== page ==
Detection and correction of liver disease within the first few weeks of birth is essential to prevent the likelihood of a liver transplant, or at least, to postpone transplantation, paediatric liver surgeons have said.
While 60-70 per cent of babies develop jaundice in the first four days after birth, it usually subsides after about 11 days.
However, if the jaundice continues after two weeks of birth, then the paediatrician must rule out liver disease, Ramesh Kancharla, consultant paediatric hepatologist, who has specialised in liver transplants, said at a press conference organised by Global Hospitals and Health city.
If the jaundice persists for over two weeks, then the paediatrician should check for parameters such as normal stools, weight gain, abnormal hardness of the liver, and in some congenital conditions, abnormal facial features.
These will be indications of liver disease in children, he added.
In a special condition called biliary atresia, where the bile duct is either malformed or blocked, a corrective surgery can be performed within eight weeks and the chances that this will ensure that the child has a good quality of life at 10 years, Mohammed Rela, director – hepato biliary and liver transplantation, Global Hospitals, said. However, he said, most parents bring their children only when the disease had progressed far and so very little could be done for the child, even in terns of transplantation.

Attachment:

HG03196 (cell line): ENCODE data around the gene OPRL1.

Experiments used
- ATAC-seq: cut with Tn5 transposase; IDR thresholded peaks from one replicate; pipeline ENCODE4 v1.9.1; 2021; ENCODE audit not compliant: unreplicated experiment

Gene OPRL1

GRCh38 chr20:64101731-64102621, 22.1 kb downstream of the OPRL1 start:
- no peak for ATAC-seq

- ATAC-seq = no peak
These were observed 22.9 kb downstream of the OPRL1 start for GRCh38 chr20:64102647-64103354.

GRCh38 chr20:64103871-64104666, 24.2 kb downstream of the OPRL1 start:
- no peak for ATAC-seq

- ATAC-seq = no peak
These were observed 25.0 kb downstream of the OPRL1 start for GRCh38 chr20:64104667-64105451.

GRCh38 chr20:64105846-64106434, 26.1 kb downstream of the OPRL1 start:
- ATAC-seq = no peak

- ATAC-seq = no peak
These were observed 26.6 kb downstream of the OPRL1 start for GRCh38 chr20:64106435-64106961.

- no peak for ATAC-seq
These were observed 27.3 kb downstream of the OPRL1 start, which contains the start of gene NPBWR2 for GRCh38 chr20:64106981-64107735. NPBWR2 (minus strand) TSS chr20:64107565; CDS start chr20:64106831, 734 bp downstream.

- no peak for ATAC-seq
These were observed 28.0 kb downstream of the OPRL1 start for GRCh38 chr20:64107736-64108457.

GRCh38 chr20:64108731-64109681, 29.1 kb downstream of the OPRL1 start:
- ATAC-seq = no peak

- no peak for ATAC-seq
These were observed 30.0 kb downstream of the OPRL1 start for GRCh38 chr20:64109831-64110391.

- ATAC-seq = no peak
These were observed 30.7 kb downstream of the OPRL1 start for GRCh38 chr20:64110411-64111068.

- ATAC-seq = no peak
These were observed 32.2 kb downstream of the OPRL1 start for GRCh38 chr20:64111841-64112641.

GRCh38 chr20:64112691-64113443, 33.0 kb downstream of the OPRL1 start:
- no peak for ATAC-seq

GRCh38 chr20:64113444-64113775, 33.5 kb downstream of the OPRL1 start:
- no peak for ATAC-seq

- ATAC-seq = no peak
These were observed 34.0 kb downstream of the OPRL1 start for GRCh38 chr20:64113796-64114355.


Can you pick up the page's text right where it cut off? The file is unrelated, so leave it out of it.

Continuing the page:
Worldwide statistics indicate that incidence of liver diseases in newborns is about one in every 2,500 children.
While lifestyle factors such as consuming junk food lead to fatty liver and, ultimately, liver failure, predominant causes in India continue to be congenital, Naresh P. Shanmugam, paediatric hepatologist and gastroenterologist, Global Hospitals, added.
This ranged from congenital metabolic diseases of the liver, Wilson's Disease and the more common biliary atresia. It is important to create awareness among paediatricians to raise their suspicion for liver disease in kids.
Global Hospitals chairman and managing director K.Ravindranath apprised the media of the plan to set up in Chennai a comprehensive, dedicated centre for paediatric liver diseases and transplantation.
This centre, run by superspecialists with experience in performing a number of paediatric liver transplants, and supported by a complement of paediatric intensivists, will offer a complete suite of treatments for children with simple to complex liver disease.